The second way is to use PQC tools Bernstein2009 (). Such schemes are based on schemes, e.g. code-based, multivariate, lattice-based, and hash based cryptosystems, for those there are no both classical and quantum efficient algorithms. Speaking about applications, PQC schemes have performance comparable to or better than pre-quantum schemes of the same security level. However, key, message, and signature sizes are generally larger. Furthermore, these schemes can be useful, however they do not guarantee absolute privacy. As well as classical PKC primitives these methods are non-resistant to “store now — decrypt later” paradigm.

Figure 1: Framework for making practical trades.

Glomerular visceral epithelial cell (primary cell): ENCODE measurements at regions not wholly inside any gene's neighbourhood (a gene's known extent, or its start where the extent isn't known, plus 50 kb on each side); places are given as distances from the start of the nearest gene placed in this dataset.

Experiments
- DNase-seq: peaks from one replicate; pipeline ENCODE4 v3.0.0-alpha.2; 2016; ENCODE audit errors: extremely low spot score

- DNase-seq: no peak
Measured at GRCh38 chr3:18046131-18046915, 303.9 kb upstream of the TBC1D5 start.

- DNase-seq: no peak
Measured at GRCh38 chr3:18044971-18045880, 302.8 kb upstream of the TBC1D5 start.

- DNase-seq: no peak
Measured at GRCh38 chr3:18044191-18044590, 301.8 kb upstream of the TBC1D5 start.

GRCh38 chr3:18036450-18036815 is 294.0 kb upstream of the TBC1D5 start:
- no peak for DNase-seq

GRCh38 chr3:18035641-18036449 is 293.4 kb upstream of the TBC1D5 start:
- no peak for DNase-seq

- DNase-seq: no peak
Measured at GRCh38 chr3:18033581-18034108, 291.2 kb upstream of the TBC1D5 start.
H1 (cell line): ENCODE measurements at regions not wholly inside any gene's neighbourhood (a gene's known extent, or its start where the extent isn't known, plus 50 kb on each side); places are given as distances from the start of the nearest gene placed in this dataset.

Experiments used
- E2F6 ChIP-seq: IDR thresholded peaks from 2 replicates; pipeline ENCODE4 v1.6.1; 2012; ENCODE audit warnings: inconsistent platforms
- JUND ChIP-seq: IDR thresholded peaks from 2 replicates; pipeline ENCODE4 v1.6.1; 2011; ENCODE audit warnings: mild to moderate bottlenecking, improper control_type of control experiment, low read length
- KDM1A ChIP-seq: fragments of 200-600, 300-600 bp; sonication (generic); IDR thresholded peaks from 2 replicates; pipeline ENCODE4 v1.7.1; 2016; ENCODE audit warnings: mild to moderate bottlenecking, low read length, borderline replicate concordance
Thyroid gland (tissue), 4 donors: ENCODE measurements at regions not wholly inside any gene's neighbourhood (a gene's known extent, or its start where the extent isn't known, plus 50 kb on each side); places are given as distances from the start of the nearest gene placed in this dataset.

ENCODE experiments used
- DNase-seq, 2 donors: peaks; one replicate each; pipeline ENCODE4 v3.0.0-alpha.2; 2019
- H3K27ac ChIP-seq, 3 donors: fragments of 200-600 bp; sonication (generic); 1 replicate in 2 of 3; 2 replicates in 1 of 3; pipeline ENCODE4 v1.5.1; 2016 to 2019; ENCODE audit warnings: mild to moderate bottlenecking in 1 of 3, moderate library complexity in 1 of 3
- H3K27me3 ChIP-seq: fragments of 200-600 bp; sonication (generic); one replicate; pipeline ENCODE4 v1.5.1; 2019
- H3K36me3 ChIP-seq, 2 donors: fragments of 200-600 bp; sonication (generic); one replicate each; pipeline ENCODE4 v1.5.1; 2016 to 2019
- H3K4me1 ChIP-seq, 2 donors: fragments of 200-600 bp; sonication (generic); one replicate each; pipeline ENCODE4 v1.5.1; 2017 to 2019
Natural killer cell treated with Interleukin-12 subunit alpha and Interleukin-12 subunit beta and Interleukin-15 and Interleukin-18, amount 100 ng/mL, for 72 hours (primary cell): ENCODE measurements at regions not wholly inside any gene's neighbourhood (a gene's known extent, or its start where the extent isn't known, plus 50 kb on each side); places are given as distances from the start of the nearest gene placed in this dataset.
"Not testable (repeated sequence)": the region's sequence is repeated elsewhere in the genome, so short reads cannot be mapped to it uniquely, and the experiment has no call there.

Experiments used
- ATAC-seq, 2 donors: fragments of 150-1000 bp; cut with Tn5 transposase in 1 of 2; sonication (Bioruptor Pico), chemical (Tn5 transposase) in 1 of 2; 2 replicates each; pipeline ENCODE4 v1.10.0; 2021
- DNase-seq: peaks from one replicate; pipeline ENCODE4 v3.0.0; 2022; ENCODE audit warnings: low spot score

Finally, a useful strategy is combination of different cryptographic techniques. For example, one can combine QKD with classical block cipher (hybrid classical-quantum cryptography) with an increase of frequency of the master key update. This idea is used in commercial devices IDQ (). Several information security applications allow one also combine keys distributed using, let say, PKC and QKD. Hybrid systems such, as systems using QKD together with the AES scheme, are not quantum-safe. On the other hand, the employ of a quantum-safe key exchange mechanism with non-quantum-safe primitives is suitable for information protection tools providing short-term (or, at least, limited in time) security. Since enterprise security systems also operate with information, which should be short-term secure, they have a great potential for upgrade of products for information protection. Let us consider a hybrid classical-quantum system. In a classical part one has a master key , which is installed at starting point of the system, and session key obtaining with the use of non-quantum-safe tools. Alice and Bob use a function to encrypt a message . Using parameters of keys and one can estimate the time of information being secure in the view of possible attacks. A quantum part of hybrid systems consist of upgrade of the master key with a frequency by using a key from quantum-safe key distribution scheme (e.g., QKD) as follows: . Therefore, in the hybrid system one has for encryption messages, and the time of information being secure , and it is a function of the frequency f of the master key upgrade. It is an important problem to find an algorithm, which allows one to obtain a good estimation for the time .